Obligation is an enemy of true faith. The devil just loves to see Christians who don’t live with any fire in their hearts. Praise and worship- the reading of scripture- fellowship among believers- service to others with love, kindness and generosity- these disciplines can only reveal heaven’s work when they stem from a desire to please God; when they stem from true and honorable motives to chase His kingdom.

“You are the salt of the earth. But what good is salt if it has lost its flavor? Can you make it salty again? It will be thrown out and trampled underfoot as worthless. “You are the light of the world—like a city on a hilltop that cannot be hidden. No one lights a lamp and then puts it under a basket. Instead, a lamp is placed on a stand, where it gives light to everyone in the house. In the same way, let your good deeds shine out for all to see, so that everyone will praise your heavenly Father.” Matthew 5: 13-16

Salt is an element of flavor and a valuable ingredient for preservation. Light gives hope, revealing the way in darkness. Do you obey God out of love or out of compulsion? Is it your heart’s greatest desire or just the right thing to do? Do you obey the Father with a goal to season, preserve and shine?

“Does the Lord delight in burnt offerings and sacrifices as much as in obeying the voice of the Lord? To obey is better than sacrifice, and to heed is better than the fat of rams.” 1 Samuel 16:22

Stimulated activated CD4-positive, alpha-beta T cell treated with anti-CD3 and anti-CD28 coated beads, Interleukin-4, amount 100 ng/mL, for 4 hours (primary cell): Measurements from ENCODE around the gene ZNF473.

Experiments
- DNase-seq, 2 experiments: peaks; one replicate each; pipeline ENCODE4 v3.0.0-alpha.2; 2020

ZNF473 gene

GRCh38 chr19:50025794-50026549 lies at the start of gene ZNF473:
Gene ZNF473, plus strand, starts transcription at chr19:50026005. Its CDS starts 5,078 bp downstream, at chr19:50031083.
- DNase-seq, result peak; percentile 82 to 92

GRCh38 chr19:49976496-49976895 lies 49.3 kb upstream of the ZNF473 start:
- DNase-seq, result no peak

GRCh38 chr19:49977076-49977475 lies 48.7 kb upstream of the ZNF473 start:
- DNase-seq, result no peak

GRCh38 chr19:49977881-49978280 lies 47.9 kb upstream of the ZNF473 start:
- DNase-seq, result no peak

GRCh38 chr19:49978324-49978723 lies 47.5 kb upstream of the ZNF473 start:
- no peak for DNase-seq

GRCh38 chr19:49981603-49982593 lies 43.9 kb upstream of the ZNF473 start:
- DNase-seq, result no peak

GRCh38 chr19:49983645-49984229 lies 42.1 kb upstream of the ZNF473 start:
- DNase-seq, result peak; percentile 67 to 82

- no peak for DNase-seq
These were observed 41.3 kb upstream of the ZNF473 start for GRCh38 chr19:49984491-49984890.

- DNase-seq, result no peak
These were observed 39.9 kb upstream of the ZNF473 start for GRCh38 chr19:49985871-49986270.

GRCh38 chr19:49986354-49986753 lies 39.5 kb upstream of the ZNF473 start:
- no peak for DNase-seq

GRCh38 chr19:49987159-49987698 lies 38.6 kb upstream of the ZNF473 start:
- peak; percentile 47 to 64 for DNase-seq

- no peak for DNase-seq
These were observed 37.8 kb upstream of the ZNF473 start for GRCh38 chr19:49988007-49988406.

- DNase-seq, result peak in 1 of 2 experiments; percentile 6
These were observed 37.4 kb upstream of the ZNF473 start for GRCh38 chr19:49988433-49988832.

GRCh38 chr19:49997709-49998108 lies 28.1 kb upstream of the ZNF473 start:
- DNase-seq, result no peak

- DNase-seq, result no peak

Get serious for a moment and take inventory of some key elements in your life. You’re either striving to live like Christ, or you’re not! You're either motivated to be like Him, or you're not! Ask yourself if you're a reflection of your Savior...What kind of attitude do you bring to your world? How do you carry yourself in the day to day? Do you seek to better your spirit or do you try to justify your character flaws? Is your glass “half full” of hope or “half empty” with distrust? Do you evoke positivity or do you wallow in self-pity? Do you strive to encourage others with languages of love? Do you manage your time AROUND God’s kingdom or just squeeze it in when you’re tired, worn out and not in the mood? Are you quick to listen and slow to speak or easily distracted and always edgy? Do you focus on the needs of others more than your own comforts and desires? Do you set down your work and obligations to find rest in the Father? Do you cherish the gift of fellowship or try to go at life alone? Do you truly stop to pray for others (with bold faith) rather than just offering the all-too-familiar “I’ll pray for you.”? Do you present words of affirmation or discouragement? Are you gracious and outspoken with your love or do you keep it for yourself? Do you communicate openly or do you shut others out? Do you reach out with helping hands or are you too preoccupied to care? Is God’s commission prioritized above your job, your hobbies, and your preferences? Do you minister with gusto, even when you’re not “feeling” it? Do you seek the Savior in the midst of the unentertaining sermons, the less than favorable worship songs and the circumstances that may not be to your liking? Do you shake your fists at heaven more than praise the God in charge of it all? Do you thank the Lord for perseverance through the storms or complain about the hand you’ve been dealt? Do you tune yourself to the blessings in the midst of monotony or turmoil? Does God receive your “first fruits” or just whatever is left at the bottom of the basket? Does your demeanor display Christ or does it confuse those around you?